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Br J Cancer. 2000 Feb;82(4):858-64.

Markers of bone turnover for the management of patients with bone metastases from prostate cancer.

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1
INSERM Research Unit 403, Hôpital E Herriot, Lyon, France.

Abstract

Although increased bone formation is a prominent feature of patients with osteosclerotic metastases from prostate cancer, there is also some evidence for increased bone resorption. The aim of this study was to compare the clinical utility of new bone resorption markers to that of bone formation in patients with bone metastases from prostate cancer before and after bisphosphonate treatment. Thirty-nine patients with prostate cancer and bone metastasis, nine patients with prostate cancer without bone metastases, nine patients with benign prostatic hyperplasia and 355 healthy age-matched men were included. Urinary non-isomerized (alpha CTX) and beta isomerized (beta CTX) type I collagen C-telopeptides (CTX) and a new assay for serum CTX were used to assess bone resorption. Bone formation was determined by serum osteocalcin, serum total (T-ALP) and bone (BAP) alkaline phosphatase and serum type I collagen C-terminal propeptide (PICP). Fourteen patients with bone metastases were also evaluated 15 days after a single injection of the bisphosphonate pamidronate (120 mg). Levels of all bone formation and bone resorption markers were significantly (P < 0.006-0.0001) higher in patients with prostate cancer and bone metastasis than in patients with benign prostatic hyperplasia, patients with prostate cancer without bone metastases and healthy controls. In patients with bone metastases the median was increased by 67% for serum osteocalcin, 128% for T-ALP, 138% for BAP, 79% for PICP, 220% for urinary alpha CTX, 149% for urinary beta CTX and 214% for serum CTX. After bisphosphonate treatment all three resorption markers significantly decreased by an average of 65% (P = 0.001), 71% (P = 0.0010) and 61% (P = 0.0015) for urinary alpha CTX, urinary beta CTX and serum CTX, respectively, whereas no significant change was observed for any bone formation markers. Patients with prostate cancer and bone metastases exhibit a marked increase in bone resorption, which decreases within a few days of treatment with pamidronate. These findings suggest that these new resorption markers may be useful for the management of these patients.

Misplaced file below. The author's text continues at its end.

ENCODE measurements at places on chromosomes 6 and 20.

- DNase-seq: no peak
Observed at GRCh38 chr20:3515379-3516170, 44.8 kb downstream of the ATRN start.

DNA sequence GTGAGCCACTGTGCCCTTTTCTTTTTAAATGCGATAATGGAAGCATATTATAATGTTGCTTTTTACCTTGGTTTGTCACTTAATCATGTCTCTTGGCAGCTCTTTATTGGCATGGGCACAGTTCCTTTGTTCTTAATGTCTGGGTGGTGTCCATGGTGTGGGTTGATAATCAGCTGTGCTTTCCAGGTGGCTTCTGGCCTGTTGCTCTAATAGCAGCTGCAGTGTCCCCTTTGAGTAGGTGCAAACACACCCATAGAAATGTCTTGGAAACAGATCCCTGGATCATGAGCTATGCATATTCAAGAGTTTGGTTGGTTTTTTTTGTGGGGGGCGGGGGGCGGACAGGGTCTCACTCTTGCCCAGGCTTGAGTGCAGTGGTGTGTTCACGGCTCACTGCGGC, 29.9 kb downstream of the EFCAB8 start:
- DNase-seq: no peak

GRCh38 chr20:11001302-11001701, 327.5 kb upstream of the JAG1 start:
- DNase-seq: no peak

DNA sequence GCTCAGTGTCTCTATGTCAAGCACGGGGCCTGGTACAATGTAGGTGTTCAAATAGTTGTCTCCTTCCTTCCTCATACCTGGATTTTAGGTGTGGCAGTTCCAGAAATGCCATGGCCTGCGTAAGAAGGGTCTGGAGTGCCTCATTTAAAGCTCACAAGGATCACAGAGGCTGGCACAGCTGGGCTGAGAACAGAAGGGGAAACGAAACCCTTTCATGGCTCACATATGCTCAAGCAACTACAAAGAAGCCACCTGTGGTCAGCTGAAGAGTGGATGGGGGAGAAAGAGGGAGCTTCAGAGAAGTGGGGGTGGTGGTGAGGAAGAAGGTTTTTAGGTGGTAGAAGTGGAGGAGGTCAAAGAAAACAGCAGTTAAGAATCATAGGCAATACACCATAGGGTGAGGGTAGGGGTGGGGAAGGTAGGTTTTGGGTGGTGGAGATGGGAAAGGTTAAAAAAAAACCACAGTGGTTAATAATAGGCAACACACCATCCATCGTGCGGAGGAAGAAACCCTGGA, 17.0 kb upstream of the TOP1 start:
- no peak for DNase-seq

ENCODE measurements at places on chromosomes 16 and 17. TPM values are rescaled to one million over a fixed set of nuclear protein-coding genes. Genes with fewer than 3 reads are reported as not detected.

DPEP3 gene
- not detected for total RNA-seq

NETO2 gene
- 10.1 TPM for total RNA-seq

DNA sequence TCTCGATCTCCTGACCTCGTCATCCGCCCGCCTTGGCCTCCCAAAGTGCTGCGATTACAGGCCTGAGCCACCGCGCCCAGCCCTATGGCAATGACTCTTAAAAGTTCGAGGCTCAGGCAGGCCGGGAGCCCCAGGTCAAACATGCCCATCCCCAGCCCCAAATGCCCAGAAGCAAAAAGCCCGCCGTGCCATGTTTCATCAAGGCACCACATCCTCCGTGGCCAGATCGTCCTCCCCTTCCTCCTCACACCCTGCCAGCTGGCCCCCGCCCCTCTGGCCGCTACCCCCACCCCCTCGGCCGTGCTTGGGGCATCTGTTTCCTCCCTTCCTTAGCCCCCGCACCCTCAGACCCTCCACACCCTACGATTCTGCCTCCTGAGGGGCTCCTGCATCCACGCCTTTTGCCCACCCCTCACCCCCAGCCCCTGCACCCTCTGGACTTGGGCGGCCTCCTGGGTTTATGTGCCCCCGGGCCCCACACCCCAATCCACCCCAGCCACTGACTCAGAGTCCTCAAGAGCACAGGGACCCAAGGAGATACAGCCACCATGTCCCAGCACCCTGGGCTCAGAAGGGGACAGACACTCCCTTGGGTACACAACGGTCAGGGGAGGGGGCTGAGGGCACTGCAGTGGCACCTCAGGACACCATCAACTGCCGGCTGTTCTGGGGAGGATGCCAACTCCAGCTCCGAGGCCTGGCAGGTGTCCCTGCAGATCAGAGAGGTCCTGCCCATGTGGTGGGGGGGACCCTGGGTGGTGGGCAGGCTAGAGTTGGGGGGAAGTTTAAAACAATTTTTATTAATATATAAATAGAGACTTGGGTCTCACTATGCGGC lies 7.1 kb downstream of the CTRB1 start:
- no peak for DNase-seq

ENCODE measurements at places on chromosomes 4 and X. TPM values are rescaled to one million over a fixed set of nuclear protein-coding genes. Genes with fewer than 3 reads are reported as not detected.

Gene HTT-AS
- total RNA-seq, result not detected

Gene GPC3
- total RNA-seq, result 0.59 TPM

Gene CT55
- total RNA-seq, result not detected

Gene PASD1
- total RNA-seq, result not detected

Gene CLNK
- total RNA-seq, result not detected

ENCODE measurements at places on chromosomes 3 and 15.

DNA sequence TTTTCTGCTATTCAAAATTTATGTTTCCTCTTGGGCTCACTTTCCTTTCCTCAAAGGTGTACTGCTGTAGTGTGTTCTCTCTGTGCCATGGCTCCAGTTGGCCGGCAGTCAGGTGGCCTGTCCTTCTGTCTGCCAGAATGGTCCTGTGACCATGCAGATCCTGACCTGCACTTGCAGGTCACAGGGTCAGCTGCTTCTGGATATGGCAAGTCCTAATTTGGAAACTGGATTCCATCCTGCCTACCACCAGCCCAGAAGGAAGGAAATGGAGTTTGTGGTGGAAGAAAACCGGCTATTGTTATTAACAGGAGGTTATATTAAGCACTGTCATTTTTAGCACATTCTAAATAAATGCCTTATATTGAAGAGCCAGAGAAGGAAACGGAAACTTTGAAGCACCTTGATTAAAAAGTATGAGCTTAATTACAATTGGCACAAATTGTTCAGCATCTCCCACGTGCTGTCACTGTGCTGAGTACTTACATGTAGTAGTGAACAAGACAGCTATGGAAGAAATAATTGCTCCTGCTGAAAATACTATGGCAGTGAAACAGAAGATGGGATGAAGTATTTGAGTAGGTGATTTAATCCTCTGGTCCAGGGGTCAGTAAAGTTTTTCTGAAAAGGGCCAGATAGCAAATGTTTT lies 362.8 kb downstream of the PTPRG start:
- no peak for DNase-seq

PMID:
10732759
PMCID:
PMC2374389
DOI:
10.1054/bjoc.1999.1012
[Indexed for MEDLINE]
Free PMC Article
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